Melbourne Beach in Brevard County, Florida — The American South (South Atlantic)
Possible Vicinity of Juan Ponce de Leon’s Landing
Erected 2005 by The Brevard County Historical Commission Brevard Country Parks & Recreation and the Florida Department of State. (Marker Number F-565.)
Location. 28° 0.617′ N, 80° 31.811′ W. Marker is in Melbourne Beach, Florida, in Brevard County. Marker is on State Road A1A when traveling south. Touch for map. Marker is in this post office area: Melbourne Beach FL 32951, United States of America. Touch for directions.
Other nearby markers. At least 8 other markers are within 6 miles of this marker, measured as the crow flies. Old Melbourne Beach Town Hall (approx. 3.1 miles away); Myrtle Cottage (approx. 4½ miles away); Community Chapel of Melbourne Beach Florida (approx. 4½ miles away); The Ryckman House (approx. 4½ miles away); The Villa Marine (approx. 4.6 miles away); Melbourne Beach Pier (approx. 4.6 miles away); Melbourne & Atlantic Railroad (approx. 4.6 miles away); Smith Family Homestead (approx. 5½ miles away). Touch for a list and map of all markers in Melbourne Beach.
More about this marker. The marker is located in Juan Ponce de Leon Landing park. This park has a beach entrance, parking and restrooms. The marker is only a few feet from Highway A1A at the extreme south end of the park.
Also see . . . Juan Ponce de León. Wikipedia entry. “For the next several days the fleet crossed open water until April 2, 1513,when they sighted land which Ponce de León believed was another island. He named it La Florida in recognition of the (Submitted on March 31, 2013.)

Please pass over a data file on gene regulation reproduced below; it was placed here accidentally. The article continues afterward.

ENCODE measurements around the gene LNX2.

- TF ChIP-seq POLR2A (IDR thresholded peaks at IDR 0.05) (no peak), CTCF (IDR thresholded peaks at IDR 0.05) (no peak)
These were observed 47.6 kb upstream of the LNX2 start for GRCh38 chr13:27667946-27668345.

1. Text of Ponce de Leon Poster 1 (photo #7)
Explorer and Florida's First Governor
Juan Ponce de León
Juan Ponce de Leon was born in 1474 in San Tervas del Campo, Valladolid province, in central Spain. The distinguished León family dynasty was among the first to join Queen Isabella in her bid to bring together the many feudal warlords in Castile and Aragon under one Spanish monarchy. Previous historical works related to Ponce de Leon erroneously report that he was born from humble birth in the year 1460. The prominent scholar Aurelio Tio in a search of both private and public
At age nineteen, already a seasoned warrior, Juan Ponce Leon joined Christopher Columbus’s second voyage to serve the crown in the Indies, where he distinguished himself by subduing, colonizing, and governing the island later known as Puerto Rico. In 1513, Ponce de Leon decided to move on to a more exciting and profitable exploration voyage. His seven-month, 7980-nautical mile exploration voyage into unknown waters, set the stage for subsequent European colonization of North America. Yet past and current historical literature degrades the discoveries and accomplishments of Ponce de Leon by erroneously picturing him as a vain conquistador who only stumbled into Florida while looking for a mythical fountain of youth. His charter from the crown authorized him to seek and conquer the rumored wealthy island or land of Beimeni to extend the Spanish empire, with no mention of a fountain of youth. And contrary to current consensus he landed at Melbourne Beach, 125 miles south of St. Augustine, the generally accepted landing site on the shore of Florida (Gannon;Peck).
Juan Ponce de Leon died in 1521 from wounds received in a doomed attempt to found a colony among the indomitable Calusa in Florida. This failure, hardly unique in the period, should not detract from his epic 1513 voyage that opened the shores of North America to European colonization.
Douglas T. Peck, Independent Historian
Armstrong, E.C. (1935), The Medieval French Roman d’Alexander, 5 vols., Princeton, NJ; Princeton University Press.
Gannon, Michael, ed. (1996), The New History of Florida, Gainesville, University Press of Florida.
McNutt, Francis A.
Morison, Samuel Eliot (1974), The European Discovery of America, Vol. 2, The Southern Voyages, New York, Oxford University Press.
Oxford Companion to Exploration (2007), Extract of the Entry for ‘Juan Ponce de Leon’, An Encyclopedia of Worldwide Exploration and Discovery.